Health Topics

Fevers

By DuPage Medical Group Pediatrics

          Fever does not harm your child in any way, even fevers of 104 or 105; innocent viral infections (colds, flus, etc.) can easily cause fevers this high.  Fever is very different from hyperthermia, an increase in your child’s temperature not controlled by the body (i.e., leaving a child in a closed car on a hot day, or overexertion on a hot day).  Unlike hyperthermia, fever is regulated closely by the body and never reaches dangerous levels.

            Fever is uncomfortable, and treating it makes many kids feel better.  Our chief medical concern with fever is dehydration.  When your child runs a fever, he is losing body fluids.  To prevent fluid loss, try to bring the fever down as best you can—acetaminophen (Tylenol) every four hours and a lukewarm sponge bath—and be sure he drinks as much as possible.  If you are concerned your child is becoming dehydrated, call the office or the doctor on-call.

            Fever is often associated with other symptoms.  Some symptoms, such as a runny nose, are innocent explanations for a fever.  Other symptoms are more concerning:  if your child seems especially uncomfortable, or has a fever in association with severe stomach pain, neck pain, or visual problems phone the office or the doctor on-call.  Any fever that lasts greater than 3 days with no other symptoms to explain it also should be brought to our attention.  Finally, call us with any temperature greater than 100.4 (taken rectally) in a baby less than two months old.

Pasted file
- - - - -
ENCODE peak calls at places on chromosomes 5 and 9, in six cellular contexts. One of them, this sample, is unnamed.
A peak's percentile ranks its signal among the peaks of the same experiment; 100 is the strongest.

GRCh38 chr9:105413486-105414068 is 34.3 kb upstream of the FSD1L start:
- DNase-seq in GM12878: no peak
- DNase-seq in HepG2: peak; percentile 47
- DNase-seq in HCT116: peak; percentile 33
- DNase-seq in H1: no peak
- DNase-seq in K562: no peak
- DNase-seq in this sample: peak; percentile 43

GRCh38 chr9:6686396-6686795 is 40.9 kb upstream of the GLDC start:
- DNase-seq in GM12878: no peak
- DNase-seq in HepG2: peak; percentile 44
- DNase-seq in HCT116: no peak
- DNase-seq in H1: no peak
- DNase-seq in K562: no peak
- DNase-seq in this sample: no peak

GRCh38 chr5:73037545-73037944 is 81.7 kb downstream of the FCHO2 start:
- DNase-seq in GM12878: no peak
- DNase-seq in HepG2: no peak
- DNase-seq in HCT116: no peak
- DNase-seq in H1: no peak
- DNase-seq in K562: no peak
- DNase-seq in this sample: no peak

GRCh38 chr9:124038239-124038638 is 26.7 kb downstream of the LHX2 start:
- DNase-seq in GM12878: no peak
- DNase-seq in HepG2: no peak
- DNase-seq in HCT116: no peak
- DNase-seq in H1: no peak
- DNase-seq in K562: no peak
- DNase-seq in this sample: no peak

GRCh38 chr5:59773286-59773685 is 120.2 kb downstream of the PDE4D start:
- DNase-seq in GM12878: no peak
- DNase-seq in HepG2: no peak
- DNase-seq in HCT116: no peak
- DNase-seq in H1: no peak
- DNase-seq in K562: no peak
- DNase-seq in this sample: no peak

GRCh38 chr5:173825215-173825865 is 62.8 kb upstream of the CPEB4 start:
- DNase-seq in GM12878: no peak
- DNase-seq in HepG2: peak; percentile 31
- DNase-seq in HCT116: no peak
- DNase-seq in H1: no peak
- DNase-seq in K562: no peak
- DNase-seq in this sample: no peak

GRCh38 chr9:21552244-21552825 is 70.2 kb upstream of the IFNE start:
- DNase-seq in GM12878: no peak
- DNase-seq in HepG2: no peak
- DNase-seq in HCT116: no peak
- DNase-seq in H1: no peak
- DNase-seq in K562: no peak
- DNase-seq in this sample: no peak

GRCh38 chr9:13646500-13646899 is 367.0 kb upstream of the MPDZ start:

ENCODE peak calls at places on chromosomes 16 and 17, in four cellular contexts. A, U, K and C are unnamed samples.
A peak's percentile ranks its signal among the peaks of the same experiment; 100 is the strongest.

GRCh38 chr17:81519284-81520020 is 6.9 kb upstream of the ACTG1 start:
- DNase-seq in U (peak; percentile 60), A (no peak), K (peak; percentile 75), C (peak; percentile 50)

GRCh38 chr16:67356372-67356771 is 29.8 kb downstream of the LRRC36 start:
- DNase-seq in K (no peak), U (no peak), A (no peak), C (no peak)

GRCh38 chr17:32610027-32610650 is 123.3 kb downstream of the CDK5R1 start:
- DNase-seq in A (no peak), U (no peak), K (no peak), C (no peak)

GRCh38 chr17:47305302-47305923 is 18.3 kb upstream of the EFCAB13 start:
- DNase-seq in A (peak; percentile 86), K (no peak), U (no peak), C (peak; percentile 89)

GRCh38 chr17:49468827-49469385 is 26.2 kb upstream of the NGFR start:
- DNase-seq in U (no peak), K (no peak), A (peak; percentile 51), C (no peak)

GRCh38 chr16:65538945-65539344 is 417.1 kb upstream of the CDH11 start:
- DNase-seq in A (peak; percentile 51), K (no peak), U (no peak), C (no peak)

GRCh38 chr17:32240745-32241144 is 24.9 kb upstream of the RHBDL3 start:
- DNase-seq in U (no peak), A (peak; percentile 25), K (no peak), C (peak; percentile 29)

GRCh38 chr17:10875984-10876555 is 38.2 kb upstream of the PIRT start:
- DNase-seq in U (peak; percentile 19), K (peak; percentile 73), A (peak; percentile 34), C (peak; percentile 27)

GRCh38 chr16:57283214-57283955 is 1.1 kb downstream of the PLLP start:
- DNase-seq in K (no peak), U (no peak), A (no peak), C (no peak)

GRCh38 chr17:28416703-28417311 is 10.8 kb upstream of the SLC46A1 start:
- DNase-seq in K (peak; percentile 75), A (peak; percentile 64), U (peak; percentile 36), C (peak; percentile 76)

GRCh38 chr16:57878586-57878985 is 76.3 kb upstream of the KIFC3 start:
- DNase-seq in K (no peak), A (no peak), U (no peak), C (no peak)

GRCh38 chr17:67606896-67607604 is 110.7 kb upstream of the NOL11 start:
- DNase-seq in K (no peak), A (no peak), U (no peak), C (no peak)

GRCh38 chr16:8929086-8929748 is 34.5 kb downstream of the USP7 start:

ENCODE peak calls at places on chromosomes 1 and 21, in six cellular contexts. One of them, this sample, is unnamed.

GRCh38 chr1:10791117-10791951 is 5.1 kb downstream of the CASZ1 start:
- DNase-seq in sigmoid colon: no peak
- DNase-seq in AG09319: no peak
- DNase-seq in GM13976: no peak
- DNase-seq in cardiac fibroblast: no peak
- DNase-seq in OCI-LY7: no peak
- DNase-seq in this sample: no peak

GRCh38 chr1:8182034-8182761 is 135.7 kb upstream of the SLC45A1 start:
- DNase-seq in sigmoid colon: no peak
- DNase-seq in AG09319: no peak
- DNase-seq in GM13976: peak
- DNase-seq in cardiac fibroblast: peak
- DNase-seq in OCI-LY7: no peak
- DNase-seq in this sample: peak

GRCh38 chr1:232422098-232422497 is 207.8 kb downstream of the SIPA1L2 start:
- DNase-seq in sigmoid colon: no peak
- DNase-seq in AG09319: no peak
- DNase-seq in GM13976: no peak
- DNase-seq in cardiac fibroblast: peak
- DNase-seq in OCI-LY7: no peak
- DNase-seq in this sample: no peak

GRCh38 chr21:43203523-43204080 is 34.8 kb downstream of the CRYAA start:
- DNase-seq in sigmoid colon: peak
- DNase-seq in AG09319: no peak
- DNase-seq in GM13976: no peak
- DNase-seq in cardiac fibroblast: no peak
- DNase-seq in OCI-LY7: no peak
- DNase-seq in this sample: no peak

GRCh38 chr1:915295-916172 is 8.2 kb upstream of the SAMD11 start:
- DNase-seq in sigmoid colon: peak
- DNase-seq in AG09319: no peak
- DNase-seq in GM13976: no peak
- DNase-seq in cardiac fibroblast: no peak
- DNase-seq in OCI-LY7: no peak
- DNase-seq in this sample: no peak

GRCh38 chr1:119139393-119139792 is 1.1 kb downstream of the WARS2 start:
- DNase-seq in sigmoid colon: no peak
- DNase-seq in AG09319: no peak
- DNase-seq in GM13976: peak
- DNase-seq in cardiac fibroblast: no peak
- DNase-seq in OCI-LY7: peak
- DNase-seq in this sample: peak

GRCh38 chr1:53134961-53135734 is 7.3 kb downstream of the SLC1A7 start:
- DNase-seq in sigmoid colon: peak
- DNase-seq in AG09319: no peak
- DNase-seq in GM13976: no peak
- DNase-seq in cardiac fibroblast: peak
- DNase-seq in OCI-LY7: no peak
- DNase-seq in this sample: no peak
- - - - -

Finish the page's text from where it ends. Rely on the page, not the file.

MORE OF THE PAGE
If you have any additional questions about fever, please don’t hesitate to talk with one of us.


Topics and Subtopics: Children's Health & Cold & Flu

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